So “click” I did, and the webstore was beautiful.  It had a billion items (probably) and a tab for Flyers & Deals.  Swoon…. I was in love.  

Then I tried finding my 2% Natrel Lactose-Free milk.  It’s not their best seller so then I had to go into the Milk & Dairy section.  There were still 78 items/options so I discovered “Search” in the top left corner.  That made it way easier.  Next item for me, butter.  (Yes, I know you are going to say something.  Everything in moderation and a good baker knows the value of butter at times.)  That’s when things really started to make me rethink:  $6.99 for 454g of salted butter. I know butter has increased in price over the past 5 years.  But a frugal PHEc wouldn’t pay that unless company was coming and I was in a pinch.

This showed me one complete downfall to this Click & Collect personal shopping service: No price matching!  Then I wondered….. I bet there is no couponing too!  Gasp!


For the average consumer in London, Ontario (one of the wealthiest cities in Canada, I think), this is definitely a “First Class Digital Experience” (seen on the back of the paper flyer I picked up in-store). Add the unadvertised $3-5 fee that the web store requires you to pay for the service to the Loblaws luxury (um, higher) shelf prices with no options for price matching/couponing, and I emptied my virtual cart.  This just wasn’t for me.  It could be for you. Here’s a list to summarize my thoughts so you can decide yourself:

Pros:

Convenience – For busy nights, parents with screaming children, and for rushed lifestyles.

Valet for Groceries – Easy for people with mobility issues but can use a car.

Fun – Yes shopping online seems to be a hobby of some these days.

Cart Starter Options – Have a personalized shopping list ready every time you log on. It makes it easier to search and select the items, so even less time “shopping” for the items you usually buy.

Payments upon Pickup – No payment ahead of time but you do need a credit card to “secure” the order.  You can use debit instead of a credit card since you don’t technically pay when ordering.

Sales – Clearly marked and the same prices as the flyers.

Prices – Option to view products from Low to High prices to find a cheaper alternative of a similar food.

Personalize Pickings – You can specify if you want ripe fruits, or certain details to make sure it’s just how you’d pick it out.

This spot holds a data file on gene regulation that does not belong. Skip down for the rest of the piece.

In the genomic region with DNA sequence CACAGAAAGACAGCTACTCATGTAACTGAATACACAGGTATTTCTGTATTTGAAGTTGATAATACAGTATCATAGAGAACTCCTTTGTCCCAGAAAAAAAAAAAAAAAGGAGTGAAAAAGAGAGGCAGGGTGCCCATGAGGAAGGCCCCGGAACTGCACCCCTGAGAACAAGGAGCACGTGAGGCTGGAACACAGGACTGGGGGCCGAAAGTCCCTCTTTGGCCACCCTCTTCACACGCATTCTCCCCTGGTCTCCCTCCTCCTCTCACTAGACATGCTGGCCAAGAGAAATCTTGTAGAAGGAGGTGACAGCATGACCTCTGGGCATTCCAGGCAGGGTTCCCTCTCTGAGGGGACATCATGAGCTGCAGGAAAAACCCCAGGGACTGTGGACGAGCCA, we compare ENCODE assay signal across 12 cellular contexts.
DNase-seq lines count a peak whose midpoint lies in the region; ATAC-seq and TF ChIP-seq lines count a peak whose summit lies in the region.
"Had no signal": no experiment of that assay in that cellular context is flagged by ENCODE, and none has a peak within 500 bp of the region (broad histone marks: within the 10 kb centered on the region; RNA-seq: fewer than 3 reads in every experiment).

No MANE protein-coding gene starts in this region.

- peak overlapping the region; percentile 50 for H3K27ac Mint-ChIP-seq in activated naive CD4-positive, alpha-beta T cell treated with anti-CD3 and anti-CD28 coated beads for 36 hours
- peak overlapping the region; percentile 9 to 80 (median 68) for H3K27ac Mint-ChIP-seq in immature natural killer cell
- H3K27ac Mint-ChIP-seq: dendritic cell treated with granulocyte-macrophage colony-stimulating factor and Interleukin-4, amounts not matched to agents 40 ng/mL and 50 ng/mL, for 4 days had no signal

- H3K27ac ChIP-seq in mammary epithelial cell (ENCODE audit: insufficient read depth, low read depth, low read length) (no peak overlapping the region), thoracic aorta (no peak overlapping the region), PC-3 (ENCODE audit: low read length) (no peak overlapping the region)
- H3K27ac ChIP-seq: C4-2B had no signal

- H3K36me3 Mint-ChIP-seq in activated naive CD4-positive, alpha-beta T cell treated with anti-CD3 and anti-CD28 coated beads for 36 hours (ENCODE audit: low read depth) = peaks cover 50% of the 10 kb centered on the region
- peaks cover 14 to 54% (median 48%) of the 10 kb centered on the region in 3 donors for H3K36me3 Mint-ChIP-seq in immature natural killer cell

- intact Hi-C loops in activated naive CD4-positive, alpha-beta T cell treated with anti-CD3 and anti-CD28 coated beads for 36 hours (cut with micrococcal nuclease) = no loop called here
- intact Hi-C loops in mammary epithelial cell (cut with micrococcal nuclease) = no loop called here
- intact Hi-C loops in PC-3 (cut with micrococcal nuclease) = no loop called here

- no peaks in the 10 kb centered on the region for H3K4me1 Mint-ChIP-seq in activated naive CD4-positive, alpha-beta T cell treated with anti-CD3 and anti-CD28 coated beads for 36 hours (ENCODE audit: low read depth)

Social Sanity – For those who hate busy times or crowed places, it can make grocery shopping peaceful.

Substitution Options – Allow substitutions or not.  If you do, you can specify if it has to be from the same brand, or never for a higher price.  You can decide at your car to take the item or not (it says). This personal preference can be saved on your account for each category – Milk vs Fruits & Veggies.

Cons:

Cost – Higher prices are usually at Loblaws compared to its sister stores like No Frills & Superstore.

Minimum Purchase Required – You need to spend at least $30 to use the service.

Fee – Additional fee of $3 at less busy times and $5 after 5pm and on weekends.

Price Matching – No option for this, leading to an increased cost for the money savvy shoppers.

Coupons – No option for this.

Bags – It does ask in a type box (not a more visual drop box) if you are using your own bags. Obviously if you do not specify you could be charged the 5 cents per bag.  Another added cost.

Substitution Options – If you gave permission for them to substitute, you wouldn’t find out until you “collected” your order.  Plus if that was a necessary item, it might be not worth the extra costs, when you realize you went home with an unavailable item and the rest of the required $30 minimum of food.

Select Locations – Definitely not available at it sister store, No Frills. I’m not sure if EVERY Loblaws has this option. (Let me know if it’s available at locations near you.). 

Personally, I’ll just keep sticking to the “Go & Grab” method of grocery shopping instead of “Click & Collect”.  It might be a busy day ahead for me, but at least I will get some walking and weight lifting (carrying the bags myself) in for my daily physical activity.  I think I’ll save my family a lot of money, since I’m not choosing the “First Class” experience.

Frugal Tip: Sign up for an account, check your email and you receive $5 off your “next” order. Consider it free valet (the Click & Collect fee for busy times) for one day!

*Please note that I have not used this service, as explained above, to completion.  It is possible that some details might change if I had been able to complete the entire service.